Jim Balsillie writes about the need for Canada to have a national data strategy.
This is not the first time Canada has dropped the ball on this topic. Maclean’s magazine wrote about it in September 2017, Michael Geist wrote about it in December 2017, the CBC posted about it in July 2017, and CTV also covered it in September 2017. All in all, there has been some coverage of the topic spread out over a long period of time, but I doubt Canadians realize what is going on, and are definitely not getting on the phones to their MPs and telling them to get educated and stand up for Canada.
Given the many instances of data abuse by individuals and organizations, it is quite worrying that even in the year 2018 an alarm is not being raised over this issue.
The Nobel Prize for physics and chemistry were awarded this week.
I came across this excellent article that asks a very pertinent question – if the Nobel Prize is awarded for work done for the betterment of mankind, shouldn’t the knowledge be freely available?
Open access to knowledge and information is an increasingly necessary issue that everyone needs to care about. As the Internet spreads, the barriers to accessing ever increasing amounts of information are coming down. Yet, much of the credible information is unavailable to the public, and individuals sometimes take extreme actions, such as Aaron Swartz.
What are your thoughts on open access to knowledge and information?
This Google Doc provides a quick overview of things going on at the digital level in the Ontario and federal governments.
The document provides a link to a progress report on Ontario’s involvement in the Open Government Partnership (OGP). Ontario is the only sub-national jurisdiction from Canada to join. As an aside: Saskatchewan can think about joining when they stop hosting their government job application system on US servers and instead set them up on Canadian soil.
Students from Carleton University in Ottawa, Ontario – the national capital of Canada – are involved with the OGP. I have not found any other university to be involved with the initiative – which in my opinion is a major problem as this issue will now be defined by those who make it to Carleton, and even there, are enrolled in the classes that are participating in this initiative. The fact that Carleton is in the nation’s capital does not make it uniquely suited to give input. In fact, it would be worthwhile to engage a small post-secondary educational institution to test the power of communication and get inputs from outside the national capital. The fact that the students are mostly from a communications program is another major concern, in my opinion.
By seeing Open Data/ Digital through the eyes of communication, we risk turning it into a PR exercise. Data becomes about whoever speaks the language and what is being measured. So, rather than digital becoming the enabler of (increasing) participation by those who are on the outside, it becomes a propaganda exercise. A bit like how the Ontario government is running the Ontario Digital team.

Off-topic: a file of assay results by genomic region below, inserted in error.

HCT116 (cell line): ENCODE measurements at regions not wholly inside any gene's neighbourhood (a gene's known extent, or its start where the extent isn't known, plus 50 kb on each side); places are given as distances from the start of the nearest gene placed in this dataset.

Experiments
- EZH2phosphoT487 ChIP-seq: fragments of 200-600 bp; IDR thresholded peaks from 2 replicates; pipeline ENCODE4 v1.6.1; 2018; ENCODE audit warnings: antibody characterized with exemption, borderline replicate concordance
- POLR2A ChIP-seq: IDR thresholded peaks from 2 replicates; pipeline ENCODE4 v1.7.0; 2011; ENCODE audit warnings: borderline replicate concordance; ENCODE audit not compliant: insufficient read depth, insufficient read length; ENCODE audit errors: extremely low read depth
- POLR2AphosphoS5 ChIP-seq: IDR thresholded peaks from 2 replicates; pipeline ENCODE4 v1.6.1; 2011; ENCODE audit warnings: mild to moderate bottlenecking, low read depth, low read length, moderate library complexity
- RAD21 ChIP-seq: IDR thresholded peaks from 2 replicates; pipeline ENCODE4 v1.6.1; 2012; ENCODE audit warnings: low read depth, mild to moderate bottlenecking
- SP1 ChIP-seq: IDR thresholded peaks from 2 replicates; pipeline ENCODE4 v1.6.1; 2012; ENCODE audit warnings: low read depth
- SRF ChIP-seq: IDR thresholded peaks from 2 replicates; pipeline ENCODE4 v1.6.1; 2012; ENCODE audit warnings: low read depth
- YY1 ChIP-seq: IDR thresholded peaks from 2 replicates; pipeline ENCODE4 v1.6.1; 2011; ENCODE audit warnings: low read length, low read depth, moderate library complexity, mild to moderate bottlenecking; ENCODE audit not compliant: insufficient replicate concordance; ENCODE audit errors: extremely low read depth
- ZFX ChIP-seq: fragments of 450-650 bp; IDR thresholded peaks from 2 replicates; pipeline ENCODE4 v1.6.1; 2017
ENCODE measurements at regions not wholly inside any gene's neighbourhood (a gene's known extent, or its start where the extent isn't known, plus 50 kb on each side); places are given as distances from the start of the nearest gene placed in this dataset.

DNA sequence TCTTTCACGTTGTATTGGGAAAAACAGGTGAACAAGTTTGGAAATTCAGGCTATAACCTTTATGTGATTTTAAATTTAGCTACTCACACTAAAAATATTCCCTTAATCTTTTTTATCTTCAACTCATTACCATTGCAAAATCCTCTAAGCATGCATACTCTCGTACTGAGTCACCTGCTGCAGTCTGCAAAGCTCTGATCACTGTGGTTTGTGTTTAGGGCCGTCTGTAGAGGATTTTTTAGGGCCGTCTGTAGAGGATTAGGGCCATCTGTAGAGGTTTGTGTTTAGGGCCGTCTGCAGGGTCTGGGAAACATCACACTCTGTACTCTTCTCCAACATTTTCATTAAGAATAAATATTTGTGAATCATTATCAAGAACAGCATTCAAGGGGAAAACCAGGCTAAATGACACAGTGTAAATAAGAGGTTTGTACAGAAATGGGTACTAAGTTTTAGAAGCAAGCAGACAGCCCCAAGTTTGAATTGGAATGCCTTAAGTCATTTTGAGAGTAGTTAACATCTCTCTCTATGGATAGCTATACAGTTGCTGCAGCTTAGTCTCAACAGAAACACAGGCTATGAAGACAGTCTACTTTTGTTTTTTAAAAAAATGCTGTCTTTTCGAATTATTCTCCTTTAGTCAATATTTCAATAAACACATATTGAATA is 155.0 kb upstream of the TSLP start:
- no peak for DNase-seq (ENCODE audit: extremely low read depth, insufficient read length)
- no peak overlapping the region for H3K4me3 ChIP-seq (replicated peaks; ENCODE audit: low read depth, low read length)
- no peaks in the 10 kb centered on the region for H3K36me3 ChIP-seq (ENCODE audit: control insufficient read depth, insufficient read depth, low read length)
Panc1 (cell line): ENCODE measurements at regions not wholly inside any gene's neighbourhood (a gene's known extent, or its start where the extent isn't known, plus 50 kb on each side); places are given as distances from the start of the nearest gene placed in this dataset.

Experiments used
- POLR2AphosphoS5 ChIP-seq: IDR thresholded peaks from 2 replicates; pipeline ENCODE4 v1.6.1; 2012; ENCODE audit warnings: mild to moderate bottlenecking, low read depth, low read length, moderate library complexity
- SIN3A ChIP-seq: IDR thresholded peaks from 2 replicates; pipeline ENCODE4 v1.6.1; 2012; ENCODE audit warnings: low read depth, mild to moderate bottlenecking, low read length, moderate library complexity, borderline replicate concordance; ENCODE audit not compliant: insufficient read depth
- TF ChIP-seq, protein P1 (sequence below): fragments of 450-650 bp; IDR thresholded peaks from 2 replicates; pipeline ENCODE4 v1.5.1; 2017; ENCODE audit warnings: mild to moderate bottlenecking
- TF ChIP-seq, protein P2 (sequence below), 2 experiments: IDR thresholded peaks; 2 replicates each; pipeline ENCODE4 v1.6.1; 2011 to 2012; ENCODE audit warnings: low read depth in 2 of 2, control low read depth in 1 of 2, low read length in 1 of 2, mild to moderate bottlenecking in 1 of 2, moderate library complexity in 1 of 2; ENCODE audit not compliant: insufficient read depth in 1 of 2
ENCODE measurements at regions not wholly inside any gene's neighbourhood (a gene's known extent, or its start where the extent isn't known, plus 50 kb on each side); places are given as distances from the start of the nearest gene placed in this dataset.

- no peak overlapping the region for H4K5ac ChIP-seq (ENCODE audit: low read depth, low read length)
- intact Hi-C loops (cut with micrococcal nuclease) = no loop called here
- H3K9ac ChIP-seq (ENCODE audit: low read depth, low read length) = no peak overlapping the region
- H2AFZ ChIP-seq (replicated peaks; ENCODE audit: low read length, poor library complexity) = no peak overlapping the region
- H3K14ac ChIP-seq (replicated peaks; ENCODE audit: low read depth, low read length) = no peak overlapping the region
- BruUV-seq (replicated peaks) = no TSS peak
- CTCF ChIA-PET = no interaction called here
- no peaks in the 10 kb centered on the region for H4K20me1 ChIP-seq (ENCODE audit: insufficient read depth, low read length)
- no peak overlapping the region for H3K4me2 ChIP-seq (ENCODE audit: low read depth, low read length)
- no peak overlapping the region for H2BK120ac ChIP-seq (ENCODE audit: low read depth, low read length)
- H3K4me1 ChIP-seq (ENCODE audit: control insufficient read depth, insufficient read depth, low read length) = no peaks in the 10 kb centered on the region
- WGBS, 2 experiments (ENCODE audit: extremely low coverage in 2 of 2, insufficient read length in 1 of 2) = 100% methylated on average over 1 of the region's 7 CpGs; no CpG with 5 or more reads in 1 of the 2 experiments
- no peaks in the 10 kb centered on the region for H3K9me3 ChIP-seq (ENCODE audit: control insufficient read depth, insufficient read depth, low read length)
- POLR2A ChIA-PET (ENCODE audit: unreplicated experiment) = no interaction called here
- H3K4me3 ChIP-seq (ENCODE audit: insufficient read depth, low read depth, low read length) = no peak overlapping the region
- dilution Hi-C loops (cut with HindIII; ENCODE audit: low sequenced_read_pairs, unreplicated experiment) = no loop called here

Irritatingly, the link to the “People” section is now a pop-up – you can access it here.
The Ontario government is also seeking input on, and working on, digital service standards.
I came across this website a while back and found it to be a good example of performance measurement as usually practiced by government.
Nova Scotia has typically faced a brain drain and this website tracks efforts to change that. Any time you set a goal, it is important to measure your way there to see how you are doing. This extends even to the realm of fitness – almost any and all fitness websites will tell you to track your activity to measure how well you are progressing (or not) towards your goal. The other thing it does is influence you psychologically – it is not just about doing something, it is that you see it done. And that makes you feel good.
The OneNS website, is of course not about fitness, but by having the website I bet it makes Nova Scotians feel a bit better about themselves and it shows what work is being done, and where work needs to be done.
As described in the Background section, the measurement is being carried out by a group of organizations, and this will go on until 2024. While it is normal for interest to fade after a while, the fact that the website is readily accessible and the measures are under development makes me believe that interest will be maintained. Seeing different rates of progress on the various indicators could also invite input/ suggestions from different quarters – interested/ affected organizations or individuals thus again ensuring interest in the project.
I like the fact that it is a long-term project – gives it time to change methods if/ as needed to achieve or even exceed goals. And, of course, generates more data.
Performance measurement in the public sector, and I am sure it is the case in the private sector too, is always tough to measure. The goals mentioned are often hard to define and everyone’s interpretations are different. “A better society” for one may mean something completely different than to another.
I recall reading a very interesting article on this topic when I worked for the Ontario government (I could easily access public administration journals, one of the perks of being in the public service). Markus Sharaput’s “The limits of learning: Policy evaluation and the Ontario Ministry of Research and Innovation Authors” (Canadian Public Administration; Volume 55, Issue 2; June 2012; Pages 247–268) talks about the problem of measurement at the Ontario Ministry of Research and Innovation, frequently the source of good news for the provincial government. Perhaps the members of OneNS can read up on this article to learn some useful lessons and do better with their online efforts.
Datalibre.ca seems to be an early adopter of Open Data. It seems to have fallen out of use, but it has a good collection of links nonetheless.